Last week, I was fortunate to be present at a tea party hosted and organised by Jewish Care volunteers.
Every few weeks, at different hosts’ houses, more senior members of our community, on the Jewish Care radar, are invited to mix with their peers and simply enjoy a homely environment, different to the more prosaic one offered by a shul hall, or day centre. And of course, there’s the obligatory food element to the occasion, a delicious and plentiful tea.
Volunteer co-ordinator Louise Bronstein ensured everything ran smoothly, whilst a team of volunteer drivers collected people from their homes in a carefully co-ordinated operation to ensure their safety, comfort and arrival in a timely manner.
The guests’ elation to be out and about and feeling recognised was clearly evident from the moment they entered the house.
These were not people to be patronised or seeking pity and handouts. They were beautifully attired, stylish and vibrant characters. They all had amazing stories to tell. This, for them, was Facebook in the Flesh. A forum to be able to express themselves and feel part of something. We all crave this social interaction and a need to be recognised but they still do it the old fashioned way, whilst helping to deter the inevitable loneliness that can come with age. This togetherness can trigger or revive their spark as many of their families are often overseas and far away, and I witnessed this happening with pronounced results.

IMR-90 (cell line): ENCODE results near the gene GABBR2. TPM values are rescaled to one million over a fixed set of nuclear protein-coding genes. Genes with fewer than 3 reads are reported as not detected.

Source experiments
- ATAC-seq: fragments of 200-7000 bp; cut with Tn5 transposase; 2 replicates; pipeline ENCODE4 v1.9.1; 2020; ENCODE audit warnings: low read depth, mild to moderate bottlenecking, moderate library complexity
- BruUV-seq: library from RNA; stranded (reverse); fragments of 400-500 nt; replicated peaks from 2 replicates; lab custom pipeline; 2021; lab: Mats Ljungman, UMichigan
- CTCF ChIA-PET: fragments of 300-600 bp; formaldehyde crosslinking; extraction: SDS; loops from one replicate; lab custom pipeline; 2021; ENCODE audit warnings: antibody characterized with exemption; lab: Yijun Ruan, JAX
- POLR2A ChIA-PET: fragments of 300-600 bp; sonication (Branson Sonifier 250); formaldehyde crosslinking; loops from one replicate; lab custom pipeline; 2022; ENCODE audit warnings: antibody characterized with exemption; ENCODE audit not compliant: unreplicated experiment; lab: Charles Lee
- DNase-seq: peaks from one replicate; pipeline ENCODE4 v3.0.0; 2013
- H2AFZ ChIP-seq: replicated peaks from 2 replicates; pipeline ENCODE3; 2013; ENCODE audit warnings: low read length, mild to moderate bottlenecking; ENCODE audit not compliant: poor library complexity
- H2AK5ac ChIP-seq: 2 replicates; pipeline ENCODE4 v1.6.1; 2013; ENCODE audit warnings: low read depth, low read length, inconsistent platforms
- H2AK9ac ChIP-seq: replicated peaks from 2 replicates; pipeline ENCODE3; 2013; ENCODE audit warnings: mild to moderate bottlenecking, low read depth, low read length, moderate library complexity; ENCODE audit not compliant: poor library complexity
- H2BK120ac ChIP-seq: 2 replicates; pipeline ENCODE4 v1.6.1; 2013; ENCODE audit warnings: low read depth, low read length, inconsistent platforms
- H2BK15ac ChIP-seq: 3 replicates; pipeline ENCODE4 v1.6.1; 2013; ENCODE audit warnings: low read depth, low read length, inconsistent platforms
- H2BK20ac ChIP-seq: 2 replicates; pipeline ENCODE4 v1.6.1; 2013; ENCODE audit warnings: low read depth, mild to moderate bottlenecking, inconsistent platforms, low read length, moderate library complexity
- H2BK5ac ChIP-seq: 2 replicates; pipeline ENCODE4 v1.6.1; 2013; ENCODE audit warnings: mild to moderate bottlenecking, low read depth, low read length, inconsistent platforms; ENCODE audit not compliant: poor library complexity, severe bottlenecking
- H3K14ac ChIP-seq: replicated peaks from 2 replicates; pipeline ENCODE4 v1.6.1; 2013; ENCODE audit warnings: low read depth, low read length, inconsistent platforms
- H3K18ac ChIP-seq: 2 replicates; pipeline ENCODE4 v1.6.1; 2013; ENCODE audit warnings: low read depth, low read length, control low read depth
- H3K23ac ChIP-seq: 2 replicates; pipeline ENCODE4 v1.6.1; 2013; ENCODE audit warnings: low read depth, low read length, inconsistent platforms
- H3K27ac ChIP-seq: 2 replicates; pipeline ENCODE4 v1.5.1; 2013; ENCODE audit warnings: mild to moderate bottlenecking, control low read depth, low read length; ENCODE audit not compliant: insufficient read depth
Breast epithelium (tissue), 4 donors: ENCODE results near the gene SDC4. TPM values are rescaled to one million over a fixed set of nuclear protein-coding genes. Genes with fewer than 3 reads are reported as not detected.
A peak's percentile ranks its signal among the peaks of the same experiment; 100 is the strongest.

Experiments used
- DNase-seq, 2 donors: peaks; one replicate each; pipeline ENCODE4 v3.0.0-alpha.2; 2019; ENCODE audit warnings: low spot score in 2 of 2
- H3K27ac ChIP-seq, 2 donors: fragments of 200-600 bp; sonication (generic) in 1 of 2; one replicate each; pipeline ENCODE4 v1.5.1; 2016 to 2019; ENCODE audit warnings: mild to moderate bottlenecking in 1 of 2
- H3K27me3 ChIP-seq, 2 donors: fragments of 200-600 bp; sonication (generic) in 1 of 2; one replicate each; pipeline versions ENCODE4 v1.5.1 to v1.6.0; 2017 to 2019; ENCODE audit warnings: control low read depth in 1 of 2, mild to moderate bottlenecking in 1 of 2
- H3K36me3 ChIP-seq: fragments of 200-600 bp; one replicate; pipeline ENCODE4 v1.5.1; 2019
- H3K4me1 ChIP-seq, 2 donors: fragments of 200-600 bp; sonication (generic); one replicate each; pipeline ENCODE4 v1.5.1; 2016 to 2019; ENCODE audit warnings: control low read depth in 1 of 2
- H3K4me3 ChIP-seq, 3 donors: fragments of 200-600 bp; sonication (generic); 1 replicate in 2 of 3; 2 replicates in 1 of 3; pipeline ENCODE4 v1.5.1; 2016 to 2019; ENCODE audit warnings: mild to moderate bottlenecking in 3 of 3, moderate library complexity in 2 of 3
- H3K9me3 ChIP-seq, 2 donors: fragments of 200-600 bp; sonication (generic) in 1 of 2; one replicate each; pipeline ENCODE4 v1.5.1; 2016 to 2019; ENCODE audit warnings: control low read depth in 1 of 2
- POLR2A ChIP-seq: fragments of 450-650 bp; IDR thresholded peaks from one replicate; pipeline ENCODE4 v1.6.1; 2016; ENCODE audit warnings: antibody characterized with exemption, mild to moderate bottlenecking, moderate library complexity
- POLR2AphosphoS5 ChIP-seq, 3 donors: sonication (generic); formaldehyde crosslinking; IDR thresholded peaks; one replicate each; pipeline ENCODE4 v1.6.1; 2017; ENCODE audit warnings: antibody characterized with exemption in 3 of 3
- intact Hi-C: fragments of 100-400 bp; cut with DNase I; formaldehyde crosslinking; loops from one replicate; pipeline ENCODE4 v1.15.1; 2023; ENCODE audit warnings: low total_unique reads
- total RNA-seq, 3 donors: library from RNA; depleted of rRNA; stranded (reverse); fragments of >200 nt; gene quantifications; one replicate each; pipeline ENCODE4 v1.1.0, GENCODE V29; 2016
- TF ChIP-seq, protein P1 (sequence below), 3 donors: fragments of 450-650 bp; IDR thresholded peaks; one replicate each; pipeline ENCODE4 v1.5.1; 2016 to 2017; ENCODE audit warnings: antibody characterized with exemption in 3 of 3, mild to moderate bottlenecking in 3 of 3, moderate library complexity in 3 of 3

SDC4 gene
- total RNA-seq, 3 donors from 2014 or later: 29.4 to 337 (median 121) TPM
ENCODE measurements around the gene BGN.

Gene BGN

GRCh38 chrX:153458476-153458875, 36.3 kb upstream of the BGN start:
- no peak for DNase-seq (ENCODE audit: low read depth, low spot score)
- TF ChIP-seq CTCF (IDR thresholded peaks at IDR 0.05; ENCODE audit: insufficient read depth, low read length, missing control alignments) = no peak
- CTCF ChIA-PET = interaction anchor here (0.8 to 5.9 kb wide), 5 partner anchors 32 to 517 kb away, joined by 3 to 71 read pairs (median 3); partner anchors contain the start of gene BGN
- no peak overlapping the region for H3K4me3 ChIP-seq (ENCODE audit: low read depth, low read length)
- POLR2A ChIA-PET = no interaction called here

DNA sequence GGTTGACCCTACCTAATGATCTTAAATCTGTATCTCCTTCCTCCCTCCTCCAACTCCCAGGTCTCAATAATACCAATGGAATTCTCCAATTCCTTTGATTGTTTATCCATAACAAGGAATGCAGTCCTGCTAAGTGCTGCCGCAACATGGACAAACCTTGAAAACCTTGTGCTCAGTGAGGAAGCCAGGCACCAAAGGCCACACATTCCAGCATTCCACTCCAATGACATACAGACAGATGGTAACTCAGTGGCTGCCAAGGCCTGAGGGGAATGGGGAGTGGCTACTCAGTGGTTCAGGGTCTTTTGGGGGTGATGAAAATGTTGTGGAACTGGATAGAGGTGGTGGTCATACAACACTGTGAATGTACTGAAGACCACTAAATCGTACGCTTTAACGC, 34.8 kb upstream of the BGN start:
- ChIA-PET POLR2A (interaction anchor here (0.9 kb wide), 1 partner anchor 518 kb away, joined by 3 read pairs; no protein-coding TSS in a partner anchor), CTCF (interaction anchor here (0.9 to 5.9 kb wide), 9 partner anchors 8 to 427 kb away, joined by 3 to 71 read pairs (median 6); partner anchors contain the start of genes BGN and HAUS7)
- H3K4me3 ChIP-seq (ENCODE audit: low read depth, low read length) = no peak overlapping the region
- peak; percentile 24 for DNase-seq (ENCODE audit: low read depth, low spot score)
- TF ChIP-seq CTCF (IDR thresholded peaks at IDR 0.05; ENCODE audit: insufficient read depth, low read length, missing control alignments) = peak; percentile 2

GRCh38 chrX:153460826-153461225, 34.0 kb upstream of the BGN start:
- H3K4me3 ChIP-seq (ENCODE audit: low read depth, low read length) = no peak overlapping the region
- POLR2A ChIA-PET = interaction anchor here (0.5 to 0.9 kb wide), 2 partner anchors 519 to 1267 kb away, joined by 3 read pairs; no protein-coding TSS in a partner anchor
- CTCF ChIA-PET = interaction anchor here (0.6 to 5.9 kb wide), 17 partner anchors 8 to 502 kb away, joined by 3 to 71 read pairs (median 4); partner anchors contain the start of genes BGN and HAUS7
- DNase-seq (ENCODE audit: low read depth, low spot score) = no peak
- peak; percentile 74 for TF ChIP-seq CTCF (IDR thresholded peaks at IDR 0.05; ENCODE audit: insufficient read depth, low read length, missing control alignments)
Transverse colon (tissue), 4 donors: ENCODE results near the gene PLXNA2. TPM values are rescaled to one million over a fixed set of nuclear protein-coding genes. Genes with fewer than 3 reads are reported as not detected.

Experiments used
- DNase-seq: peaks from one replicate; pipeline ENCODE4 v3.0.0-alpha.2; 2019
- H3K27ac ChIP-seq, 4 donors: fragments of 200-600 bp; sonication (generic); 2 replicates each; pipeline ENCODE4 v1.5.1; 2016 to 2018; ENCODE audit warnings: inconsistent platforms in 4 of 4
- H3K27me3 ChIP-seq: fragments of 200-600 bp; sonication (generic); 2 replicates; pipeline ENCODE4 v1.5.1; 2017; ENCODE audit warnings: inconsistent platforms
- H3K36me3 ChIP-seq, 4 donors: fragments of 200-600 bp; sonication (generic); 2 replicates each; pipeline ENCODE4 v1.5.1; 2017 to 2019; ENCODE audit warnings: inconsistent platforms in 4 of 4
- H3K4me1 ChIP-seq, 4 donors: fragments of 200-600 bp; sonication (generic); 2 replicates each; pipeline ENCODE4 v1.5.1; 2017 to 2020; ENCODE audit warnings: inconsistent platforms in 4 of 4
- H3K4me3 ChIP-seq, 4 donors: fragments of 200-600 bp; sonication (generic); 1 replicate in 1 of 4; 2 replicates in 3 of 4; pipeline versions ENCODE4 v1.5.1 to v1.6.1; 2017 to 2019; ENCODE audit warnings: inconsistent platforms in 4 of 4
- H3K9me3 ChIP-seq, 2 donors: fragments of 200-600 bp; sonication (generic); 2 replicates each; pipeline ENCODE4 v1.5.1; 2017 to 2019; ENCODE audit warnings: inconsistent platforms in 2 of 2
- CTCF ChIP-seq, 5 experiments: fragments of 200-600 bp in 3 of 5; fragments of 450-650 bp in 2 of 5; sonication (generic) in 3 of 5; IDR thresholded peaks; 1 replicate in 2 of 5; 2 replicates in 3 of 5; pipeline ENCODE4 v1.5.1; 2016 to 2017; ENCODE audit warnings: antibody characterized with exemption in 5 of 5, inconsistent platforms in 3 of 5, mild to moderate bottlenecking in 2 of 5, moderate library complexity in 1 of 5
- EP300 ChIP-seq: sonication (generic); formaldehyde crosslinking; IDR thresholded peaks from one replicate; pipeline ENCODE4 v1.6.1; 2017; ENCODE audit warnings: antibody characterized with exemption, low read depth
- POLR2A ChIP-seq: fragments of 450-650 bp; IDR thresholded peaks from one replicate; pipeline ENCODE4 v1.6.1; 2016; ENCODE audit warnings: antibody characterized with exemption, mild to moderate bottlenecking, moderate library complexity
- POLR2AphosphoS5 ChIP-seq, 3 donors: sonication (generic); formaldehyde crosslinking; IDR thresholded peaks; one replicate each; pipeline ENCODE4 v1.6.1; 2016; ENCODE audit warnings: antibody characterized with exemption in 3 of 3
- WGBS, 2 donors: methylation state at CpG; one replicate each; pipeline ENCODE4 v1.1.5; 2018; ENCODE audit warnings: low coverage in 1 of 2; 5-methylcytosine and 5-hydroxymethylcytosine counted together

I spoke to Stanley with his tales of over forty years in gentlemen’s hairdressing in the heart of the West End. His own hair still immaculate and his love for his old trade as strong as ever. He entered our conversation with a prowess and genuine interest in my own life and family. Still a real pro.
Carmel wasn’t an ‘old lady’ but a glamorous, sincere woman with a joie de vivre which I’m sure these gatherings help to keep illuminated.
Mark worked in men’s tailoring. He loved to talk of these past times ‘the nostalgia keeps me going’ he openly stated. And this was the perfect environment for him to do just that.
Needless to say, as the afternoon drew to a close, there was plenty of food leftover and each guest was sent home with a food parcel of bridge rolls and homemade cake.
The social media platforms can expose us to a lot of trivia or negativity that can sap our energy and consume time better used in other areas.
I was uplifted and empowered to see, first hand, little pockets of our community making such a huge difference to many people’s lives. These are the faces which truly command a stream of ‘likes’.